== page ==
The long way home
Using investigative skills, a writer pieces together his parents’ surprising lives
John Darnton never knew his father. Byron “Barney’’ Darnton, a New York Times correspondent, was killed by “friendly fire’’ while covering a US Army amphibious landing on New Guinea during World War II. An American B-25 bomber pilot, unaware that US troops were in the area, assumed he was attacking Japanese ships when he let loose his deadly salvos. Barney was 44, his son just an infant.
John’s mother, Eleanor, known as Tootie, remained single. She raised John and his older brother, Robert, while struggling to hang on to jobs. In lieu of a father, Tootie offered her boys tales of a larger-than-life hero who sacrificed his life in the fight against totalitarianism. Going public, she wrote an upbeat memoir, “The Children Grew,’’ describing her children’s seamless transition to life without father.
The book, it turns out, was as myth-prone as Tootie’s stories.
John Darnton, author of thriller novels and a veteran Times man himself, knew that the memoir was a put-up job. The reality he experienced was far sadder. And since his mother died in 1968, it took all his investigative skills to fill in a portrait of the real Barney Darnton. “Almost a Family’’ is thus two haunting narratives, a sobering account of a fatherless childhood and of the relentless pursuit of evidence about a man he longed to know.
Darnton is clearly more comfortable as clear-eyed observer of these events than as emotional participant. Rarely does he let his guard down. As his story makes clear, this coping mechanism kept him afloat for years.
Tootie, her husband believed as he went to cover the war, was not the sort who “cracks under a bit of difficulty.’’ Thus the brave face in 1943 as she christened the Liberty ship SS Byron Darnton, built to ferry war supplies from Scotland to Russia. Thus the government PR jobs in Washington before joining the Times and being promoted to women’s news editor.
But in a letter that John discovered years later, Tootie admitted to an “unrelieved private desolation.’’ For young John, it wasn’t so much pain he felt as “the presence of an absence.’’
From the Times’ archives, the adult John learned of his mother’s battles to have the paper take women’s news seriously. After quitting in protest, she founded the short-lived Women’s National News Service. As this pioneering effort failed, her personal life nosedived, too. The woman whom the sons continually labeled “groggy’’ was, in fact, a drunk, only belatedly redeemed by Alcoholics Anonymous.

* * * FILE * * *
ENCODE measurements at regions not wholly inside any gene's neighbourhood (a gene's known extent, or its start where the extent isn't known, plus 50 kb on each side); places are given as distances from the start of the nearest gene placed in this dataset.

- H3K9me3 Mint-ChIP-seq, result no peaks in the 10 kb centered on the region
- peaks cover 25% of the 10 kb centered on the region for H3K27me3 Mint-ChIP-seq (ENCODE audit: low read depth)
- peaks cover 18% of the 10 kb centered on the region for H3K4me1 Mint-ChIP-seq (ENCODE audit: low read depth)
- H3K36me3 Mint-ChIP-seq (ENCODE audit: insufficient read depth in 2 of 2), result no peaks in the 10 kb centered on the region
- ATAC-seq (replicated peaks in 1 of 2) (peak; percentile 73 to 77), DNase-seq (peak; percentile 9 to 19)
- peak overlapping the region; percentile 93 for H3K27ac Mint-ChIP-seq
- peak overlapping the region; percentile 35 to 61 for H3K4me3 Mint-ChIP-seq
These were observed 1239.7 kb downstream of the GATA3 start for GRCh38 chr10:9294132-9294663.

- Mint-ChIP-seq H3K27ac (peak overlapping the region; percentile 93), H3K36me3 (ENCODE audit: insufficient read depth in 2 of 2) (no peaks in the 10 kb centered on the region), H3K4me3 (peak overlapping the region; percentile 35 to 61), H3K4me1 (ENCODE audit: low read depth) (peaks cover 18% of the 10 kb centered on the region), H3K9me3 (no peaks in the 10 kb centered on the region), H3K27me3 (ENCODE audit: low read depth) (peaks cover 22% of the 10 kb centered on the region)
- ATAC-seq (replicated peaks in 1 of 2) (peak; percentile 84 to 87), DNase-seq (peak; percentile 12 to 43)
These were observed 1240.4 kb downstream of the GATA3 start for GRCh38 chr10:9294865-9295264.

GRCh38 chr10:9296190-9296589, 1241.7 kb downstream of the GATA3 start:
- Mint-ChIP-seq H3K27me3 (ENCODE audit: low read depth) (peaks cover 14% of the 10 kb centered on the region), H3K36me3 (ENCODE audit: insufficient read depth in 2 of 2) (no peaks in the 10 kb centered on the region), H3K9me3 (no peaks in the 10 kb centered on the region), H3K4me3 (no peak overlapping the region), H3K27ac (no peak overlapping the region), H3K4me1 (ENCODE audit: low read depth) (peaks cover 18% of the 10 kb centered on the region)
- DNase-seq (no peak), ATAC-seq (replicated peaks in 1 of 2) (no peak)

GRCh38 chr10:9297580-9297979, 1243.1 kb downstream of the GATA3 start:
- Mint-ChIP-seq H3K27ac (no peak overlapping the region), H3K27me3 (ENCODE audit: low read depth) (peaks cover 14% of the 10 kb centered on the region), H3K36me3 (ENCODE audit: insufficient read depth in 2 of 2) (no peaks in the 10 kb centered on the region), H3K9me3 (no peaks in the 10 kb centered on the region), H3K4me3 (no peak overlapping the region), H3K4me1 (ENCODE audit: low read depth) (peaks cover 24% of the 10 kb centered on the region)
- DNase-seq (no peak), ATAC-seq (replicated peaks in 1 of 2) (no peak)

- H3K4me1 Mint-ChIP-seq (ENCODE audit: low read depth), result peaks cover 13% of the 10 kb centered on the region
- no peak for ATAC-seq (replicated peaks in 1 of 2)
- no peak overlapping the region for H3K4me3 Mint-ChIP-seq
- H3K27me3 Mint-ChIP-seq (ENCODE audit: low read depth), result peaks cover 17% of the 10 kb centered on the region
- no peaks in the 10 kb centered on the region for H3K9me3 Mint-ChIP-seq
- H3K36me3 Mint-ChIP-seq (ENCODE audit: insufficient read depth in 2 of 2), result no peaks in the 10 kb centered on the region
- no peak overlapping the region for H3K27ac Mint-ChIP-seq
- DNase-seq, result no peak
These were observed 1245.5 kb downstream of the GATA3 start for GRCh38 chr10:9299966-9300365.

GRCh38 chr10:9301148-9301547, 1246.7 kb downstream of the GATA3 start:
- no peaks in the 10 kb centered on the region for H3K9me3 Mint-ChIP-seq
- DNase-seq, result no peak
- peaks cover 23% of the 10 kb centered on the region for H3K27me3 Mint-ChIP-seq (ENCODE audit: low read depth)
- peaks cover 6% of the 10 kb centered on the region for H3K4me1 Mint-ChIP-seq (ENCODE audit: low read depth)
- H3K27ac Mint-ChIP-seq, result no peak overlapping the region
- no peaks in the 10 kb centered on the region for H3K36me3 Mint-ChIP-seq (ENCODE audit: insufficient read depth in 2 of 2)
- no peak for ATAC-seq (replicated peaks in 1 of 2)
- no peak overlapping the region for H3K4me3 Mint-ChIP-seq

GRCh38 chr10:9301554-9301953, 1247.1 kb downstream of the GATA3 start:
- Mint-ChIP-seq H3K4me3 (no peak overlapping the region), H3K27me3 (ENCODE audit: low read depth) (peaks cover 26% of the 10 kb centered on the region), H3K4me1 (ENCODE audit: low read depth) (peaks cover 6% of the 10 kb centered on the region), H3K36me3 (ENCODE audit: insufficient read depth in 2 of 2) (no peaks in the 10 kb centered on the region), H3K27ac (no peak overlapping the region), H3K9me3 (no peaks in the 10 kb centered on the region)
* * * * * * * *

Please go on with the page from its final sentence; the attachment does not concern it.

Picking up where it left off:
Robert escaped to prep school at Andover (followed several years later by John) and became a Rhodes Scholar and a distinguished scholar of French intellectual history. John, expelled from Andover for a single night of drinking, eventually found his way by following his father’s footsteps to the Times.
Nearing retirement, John set out to make Barney Darnton real, for better or worse. He tracked down distant relatives and professional acquaintances, unearthed letters and documents.
To his surprise, he discovered that his parents had been free spirits who hobnobbed with hard drinking, partner-swapping Jazz Age bohemians. Barney was a witty charmer, a dapper dresser, a womanizer, a restless ego. He was also a first-rate journalist, and a kind and generous man. Both he and Tootie had been previously married, his father twice, facts she had never mentioned. John more or less confirmed her dying revelation that she and Barney never bothered to marry.
However mixed Darnton’s feelings about this parental legacy — in some ways, his adult life seems worlds away from theirs — he clearly writes out of love and respect.
Even after filling in some blank spaces, Darnton admits that he cannot fathom what really motivated his father. If Barney cannot be made wholly real, can he make Barney’s death real?
Thus Darnton’s attempt to interview grizzled war vets, to reconstruct those final hours, to set foot on the very beach where his father died. Of his visit to Papua New Guinea, he writes: “I felt his absence, and I felt as if I were mourning him for the first time.’’ In “Almost a Family,’’ closure arrives cloaked in pain.
Dan Cryer is author of “Being Alive and Having to Die: The Spiritual Odyssey of Forrest Church,’’ to be published by St. Martin’s Press this fall. He can be reached at www.dancryer.org.